What is it about?

Majority black and brown communities in the US experience disproportionate levels of pollution and economic insecurity connected to extractive industries like oil refineries. However, despite visible and highly documented impacts, environmental justice movements have not yet adequately considered environmental impacts from a racial justice and equity lens. In this article, I think about environmental impacts through a more historic, and place-based perspective, considering the continuation of extractive industries in Louisiana from the plantation economy to the petrochemical industry today. Following these different and changing forms of extraction raises questions about the shape of racialised violence in an increasingly toxic and environmentally unstable world.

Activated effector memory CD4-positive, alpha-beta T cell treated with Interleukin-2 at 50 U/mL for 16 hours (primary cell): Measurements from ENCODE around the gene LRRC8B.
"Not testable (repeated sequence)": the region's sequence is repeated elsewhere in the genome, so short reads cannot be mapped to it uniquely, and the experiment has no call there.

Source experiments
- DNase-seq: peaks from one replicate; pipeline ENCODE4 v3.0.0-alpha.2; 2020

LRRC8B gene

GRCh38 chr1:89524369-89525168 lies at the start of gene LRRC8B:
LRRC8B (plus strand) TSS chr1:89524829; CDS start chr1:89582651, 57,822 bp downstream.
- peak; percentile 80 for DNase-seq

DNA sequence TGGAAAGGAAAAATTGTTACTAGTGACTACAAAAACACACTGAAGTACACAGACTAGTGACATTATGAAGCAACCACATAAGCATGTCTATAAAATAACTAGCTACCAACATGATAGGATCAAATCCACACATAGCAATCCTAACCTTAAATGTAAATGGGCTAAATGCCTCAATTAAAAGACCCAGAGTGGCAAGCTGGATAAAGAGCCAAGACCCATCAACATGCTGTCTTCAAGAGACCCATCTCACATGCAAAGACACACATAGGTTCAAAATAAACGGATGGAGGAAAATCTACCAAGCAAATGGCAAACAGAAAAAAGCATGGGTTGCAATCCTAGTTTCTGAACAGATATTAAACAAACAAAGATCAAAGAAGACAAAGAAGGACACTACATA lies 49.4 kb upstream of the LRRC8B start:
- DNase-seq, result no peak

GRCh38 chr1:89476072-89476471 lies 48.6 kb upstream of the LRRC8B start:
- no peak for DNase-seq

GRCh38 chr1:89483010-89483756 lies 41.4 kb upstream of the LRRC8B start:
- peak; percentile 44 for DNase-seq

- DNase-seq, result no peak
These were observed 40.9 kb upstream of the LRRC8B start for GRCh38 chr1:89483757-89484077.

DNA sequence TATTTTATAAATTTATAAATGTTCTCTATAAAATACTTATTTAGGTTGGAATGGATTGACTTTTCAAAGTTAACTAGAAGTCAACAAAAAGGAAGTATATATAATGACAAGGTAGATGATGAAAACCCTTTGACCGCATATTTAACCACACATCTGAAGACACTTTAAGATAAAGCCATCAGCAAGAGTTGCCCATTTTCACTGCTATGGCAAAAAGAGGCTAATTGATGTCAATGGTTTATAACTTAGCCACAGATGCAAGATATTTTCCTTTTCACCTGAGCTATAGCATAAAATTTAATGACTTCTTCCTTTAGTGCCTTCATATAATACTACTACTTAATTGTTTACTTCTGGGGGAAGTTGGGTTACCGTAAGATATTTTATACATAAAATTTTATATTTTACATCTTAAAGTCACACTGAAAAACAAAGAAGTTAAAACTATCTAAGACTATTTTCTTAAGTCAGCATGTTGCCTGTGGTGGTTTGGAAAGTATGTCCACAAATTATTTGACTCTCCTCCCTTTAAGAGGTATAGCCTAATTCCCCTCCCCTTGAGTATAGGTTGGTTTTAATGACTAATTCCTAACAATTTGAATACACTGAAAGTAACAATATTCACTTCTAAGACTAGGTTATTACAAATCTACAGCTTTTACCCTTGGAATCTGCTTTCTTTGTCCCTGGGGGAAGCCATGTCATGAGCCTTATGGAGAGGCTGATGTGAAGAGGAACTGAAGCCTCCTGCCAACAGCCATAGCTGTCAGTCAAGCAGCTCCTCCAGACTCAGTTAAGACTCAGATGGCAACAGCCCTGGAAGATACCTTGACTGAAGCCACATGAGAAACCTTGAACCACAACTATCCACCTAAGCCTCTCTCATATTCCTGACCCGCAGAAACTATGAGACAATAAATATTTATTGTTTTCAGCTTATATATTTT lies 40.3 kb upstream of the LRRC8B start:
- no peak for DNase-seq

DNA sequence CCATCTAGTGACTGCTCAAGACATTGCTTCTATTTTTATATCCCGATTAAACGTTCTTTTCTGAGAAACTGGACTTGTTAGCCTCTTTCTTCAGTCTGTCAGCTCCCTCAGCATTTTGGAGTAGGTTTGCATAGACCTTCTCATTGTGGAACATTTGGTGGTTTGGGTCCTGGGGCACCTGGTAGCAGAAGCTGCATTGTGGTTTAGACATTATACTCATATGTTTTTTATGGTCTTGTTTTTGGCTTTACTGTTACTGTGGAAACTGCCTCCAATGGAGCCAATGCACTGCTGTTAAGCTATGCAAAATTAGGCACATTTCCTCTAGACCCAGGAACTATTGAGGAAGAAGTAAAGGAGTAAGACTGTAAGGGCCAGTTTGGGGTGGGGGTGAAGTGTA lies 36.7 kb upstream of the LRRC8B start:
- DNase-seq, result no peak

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Why is it important?

The climate crisis is amplifying and accelerating the uneven environmental impacts that vulnerable, majority black communities face. Developing new perspectives that recognize the historical and structural patterns of racism and forefronts the lived experience of impacted communities is crucial to ensure that the climate crisis does not reproduce racial violence.

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This page is a summary of: Intimate extraction: Geological matter, extractive afterlives, and the denial of a Black sense of place in Southern Louisiana, Area, November 2022, Wiley,
DOI: 10.1111/area.12847.
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